approbation and blessing, which he bas pro- 1 is also something very conciliatory in his mised on his own word, and I have no doubt manner, the result not only of natural good but that He will open the hearts and the temper, but (I should hope) of Christian , hands of his people, to come forward in aid principle. of His most glorious cause, against anti- I consider Thynne as very inferior, in christ, the great enemy of his blessed Soo, point of talent as well as in acquaintance and the deceiver and destroyer of immortal with the Scriptures, to Ryan, and you may souls.

remember I was somewhat disappointed in I bave only just returned after a long tour him when he first came here on trial ; but of preaching and inspection ; with this I now after keeping a very close eye on him send a statement of the schools, and list of ever since his arrival, and subjecting bim Itinerant and Sabbath readers under my to the inspection of some who would be glad superintendence, established in the counties to point out a fault in him, I am convinced of Clare, Galway, Tipperary, and Limerick. he is a man of sound religious principle, From tlíe severity of the weather, the late sincerely desirous to do bis utmost in makness of the season, and the rigorous and ing the word of life known to his benighted unabating persecution of the priests, I neighbours, and labouring hard to enable scarcely expected to find any children in the himself to do so. He attends my morning schools, but they exceeded iny expectations. lectures at the schools twice a week, and at Some were doing extremely well. I came the Sunday school here, and the Sunday upon them unexpectedly, and found all right. evenings lecture. In our lectures at the In one of the female schools a little more schools (where I proceed by propouvding than three months established in place of questions on the portion of Scripture read one elsewhere, broken up by the priest, se- more than by any direct exposition of them,) veral of the girls repeated 10, 12 and 18, I refer to Thyone for parallel texts op evers each to the amount of 217 chapters : they subject, and he has acquired great facility have an excellent mistress, well worthy of at pointing them out. In short I am now encouragement, and very extraordinary. I so well satisfied with his desire to be useful am informed the priest has become very in the cause of religion, and his gradual imfriendly to the school, and consequently it provement, that though he is still far inwill increase and flourish.

ferior in talent and in knowledge to some of W. THOMAS. your other readers, I should if called on by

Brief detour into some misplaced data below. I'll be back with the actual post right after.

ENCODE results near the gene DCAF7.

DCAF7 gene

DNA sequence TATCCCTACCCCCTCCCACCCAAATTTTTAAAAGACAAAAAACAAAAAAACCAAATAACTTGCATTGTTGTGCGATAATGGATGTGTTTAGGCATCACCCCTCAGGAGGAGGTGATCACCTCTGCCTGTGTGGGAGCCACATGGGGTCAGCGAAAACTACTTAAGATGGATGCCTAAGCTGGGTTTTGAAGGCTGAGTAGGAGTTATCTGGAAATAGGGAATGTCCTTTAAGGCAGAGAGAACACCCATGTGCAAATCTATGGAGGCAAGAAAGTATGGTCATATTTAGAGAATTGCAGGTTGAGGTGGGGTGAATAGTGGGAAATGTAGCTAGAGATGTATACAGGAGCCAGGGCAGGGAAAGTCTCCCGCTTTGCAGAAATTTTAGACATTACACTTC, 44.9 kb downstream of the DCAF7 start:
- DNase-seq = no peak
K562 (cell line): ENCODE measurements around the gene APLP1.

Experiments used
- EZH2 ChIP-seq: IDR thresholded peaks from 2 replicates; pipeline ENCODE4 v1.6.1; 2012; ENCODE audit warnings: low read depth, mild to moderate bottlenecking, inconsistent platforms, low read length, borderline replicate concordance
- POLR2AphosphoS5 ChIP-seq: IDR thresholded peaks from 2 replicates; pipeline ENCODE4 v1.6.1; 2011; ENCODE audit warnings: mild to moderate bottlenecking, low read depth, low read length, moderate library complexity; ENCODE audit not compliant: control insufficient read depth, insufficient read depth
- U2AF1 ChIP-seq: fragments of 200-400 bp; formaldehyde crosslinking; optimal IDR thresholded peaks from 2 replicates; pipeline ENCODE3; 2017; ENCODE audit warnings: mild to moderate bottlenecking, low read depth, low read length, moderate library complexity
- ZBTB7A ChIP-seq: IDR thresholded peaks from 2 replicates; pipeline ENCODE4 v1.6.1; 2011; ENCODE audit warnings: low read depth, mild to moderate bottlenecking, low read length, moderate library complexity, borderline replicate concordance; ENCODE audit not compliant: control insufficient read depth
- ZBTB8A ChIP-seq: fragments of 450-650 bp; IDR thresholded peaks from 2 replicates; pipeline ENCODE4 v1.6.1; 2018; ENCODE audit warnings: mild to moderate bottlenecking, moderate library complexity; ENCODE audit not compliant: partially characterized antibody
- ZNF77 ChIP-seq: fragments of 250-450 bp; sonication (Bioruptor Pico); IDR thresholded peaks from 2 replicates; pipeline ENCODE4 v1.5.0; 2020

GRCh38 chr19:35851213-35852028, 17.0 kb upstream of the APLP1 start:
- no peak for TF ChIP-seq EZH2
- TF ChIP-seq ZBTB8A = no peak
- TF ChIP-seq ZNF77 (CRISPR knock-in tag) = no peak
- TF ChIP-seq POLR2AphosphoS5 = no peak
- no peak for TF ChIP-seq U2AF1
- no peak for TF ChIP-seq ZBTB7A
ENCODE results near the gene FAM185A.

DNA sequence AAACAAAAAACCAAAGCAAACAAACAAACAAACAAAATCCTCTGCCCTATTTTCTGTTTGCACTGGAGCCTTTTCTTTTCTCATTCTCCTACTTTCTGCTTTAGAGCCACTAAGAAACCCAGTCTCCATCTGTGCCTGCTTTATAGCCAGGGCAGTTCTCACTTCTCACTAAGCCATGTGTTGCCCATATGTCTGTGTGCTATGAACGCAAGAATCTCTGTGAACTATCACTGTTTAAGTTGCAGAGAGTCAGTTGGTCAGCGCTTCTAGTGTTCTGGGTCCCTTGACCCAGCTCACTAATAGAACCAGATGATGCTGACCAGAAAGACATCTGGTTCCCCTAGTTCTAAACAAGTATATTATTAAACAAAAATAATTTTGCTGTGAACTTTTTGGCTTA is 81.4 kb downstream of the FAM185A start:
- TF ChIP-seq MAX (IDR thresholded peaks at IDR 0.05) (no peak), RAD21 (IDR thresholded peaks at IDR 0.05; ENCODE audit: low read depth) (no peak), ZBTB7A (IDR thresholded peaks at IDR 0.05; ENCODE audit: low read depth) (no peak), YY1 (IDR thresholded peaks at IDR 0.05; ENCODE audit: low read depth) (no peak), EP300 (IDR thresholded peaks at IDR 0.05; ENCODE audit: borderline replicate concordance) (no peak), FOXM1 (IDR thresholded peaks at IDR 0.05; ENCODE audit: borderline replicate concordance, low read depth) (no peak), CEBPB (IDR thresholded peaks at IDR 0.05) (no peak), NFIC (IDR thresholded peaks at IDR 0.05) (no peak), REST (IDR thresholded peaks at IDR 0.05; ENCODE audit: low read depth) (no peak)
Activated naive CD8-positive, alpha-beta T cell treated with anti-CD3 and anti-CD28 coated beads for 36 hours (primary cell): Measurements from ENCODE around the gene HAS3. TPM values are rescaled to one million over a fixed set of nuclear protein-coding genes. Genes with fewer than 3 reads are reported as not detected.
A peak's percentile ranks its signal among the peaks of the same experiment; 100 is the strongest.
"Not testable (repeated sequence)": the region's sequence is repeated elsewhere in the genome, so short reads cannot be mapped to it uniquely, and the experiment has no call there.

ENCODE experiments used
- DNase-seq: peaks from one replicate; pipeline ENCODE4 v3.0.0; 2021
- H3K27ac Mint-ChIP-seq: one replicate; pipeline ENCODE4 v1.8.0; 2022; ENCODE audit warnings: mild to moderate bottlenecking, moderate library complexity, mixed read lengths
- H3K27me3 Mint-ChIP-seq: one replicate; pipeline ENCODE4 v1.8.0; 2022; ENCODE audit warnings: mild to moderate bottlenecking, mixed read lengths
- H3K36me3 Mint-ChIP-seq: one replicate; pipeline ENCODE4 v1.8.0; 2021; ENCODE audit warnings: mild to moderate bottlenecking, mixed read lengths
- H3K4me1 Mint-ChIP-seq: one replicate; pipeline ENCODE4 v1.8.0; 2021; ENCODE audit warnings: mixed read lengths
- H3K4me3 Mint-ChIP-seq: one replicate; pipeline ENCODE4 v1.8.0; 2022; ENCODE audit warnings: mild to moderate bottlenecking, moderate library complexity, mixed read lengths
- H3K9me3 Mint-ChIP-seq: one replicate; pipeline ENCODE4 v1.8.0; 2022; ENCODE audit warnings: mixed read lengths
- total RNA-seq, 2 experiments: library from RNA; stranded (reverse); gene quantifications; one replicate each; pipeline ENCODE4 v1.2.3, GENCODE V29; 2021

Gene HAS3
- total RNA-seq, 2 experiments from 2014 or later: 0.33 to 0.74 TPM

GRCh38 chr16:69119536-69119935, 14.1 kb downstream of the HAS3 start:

the Society for my opinion, recommend his

being continued. As to the distance to From Major Colpoys, to the Rev. William which he itinerates, and which I believe you Thomas.

thought too confined, I cannot help differing

in opinion with you. The district in which Ballycarr, Dec. 3, 1627.

he acts is a very populous one, two Market MY DEAR SIR,

towns, Sixmilebridge and Newmarket, the

large and populous village of Kilkishen and In consequence of the inquiries you have Clare, and several of the most populous been making respecting the Society's Scrip. hamlets in the county being within the circle. ture readers. I take this opportunity of He goes occasionally to Mr. Synges, eighstating what I know of those now on the teen Trish miles from bence. I am entirely borders of this county. I know nothing of opinion that a smaller circle would be personally of Bushe or Nash, but I am well better than a larger one. With people who acquainted with their proceedings from good cannot read the Scriptures, frequent repetiauthority ; they have both audergone a great tion is necessary. "Precept upon precept, deal of persecation, yet they have continued line upon line,” otherwise they will forget, steady to their engagements, and active and before a second visit from the reader comes zealous in the cause they have espoused; round, what they learned from the first; and I and you must be pretty well aware now should think it the duty of the reader, wherewba: firmness of mind and devotion to the ever he has reason to think some religious cause, are necessary to enable them to bear impression, or some removal of error, may up against the violent efforts, made, not only have been brought about in an individual or to alienate the minds of all their neighbours, in a family, to follow it up. I am anxious to but even to excite (as is often done), their embrace the opportunity of transmitting this own families to the greatest animosity against by a person jast departing for Limerick, and them. Your other readers, Ryan and Thyone, must conclude with kind regards for yourI have known personally for some years. I

self and Mrs. Thomas, in which Mrs. Colpoys look on Ryan to be the most talented man of cordially joins, assuring you that I remain them all, well versed in the Scriptures, always truly yours, quick and clever at referring to apposite

J. COLPOYS. texts on every occasion, and I believe very sincere in his religious professions. There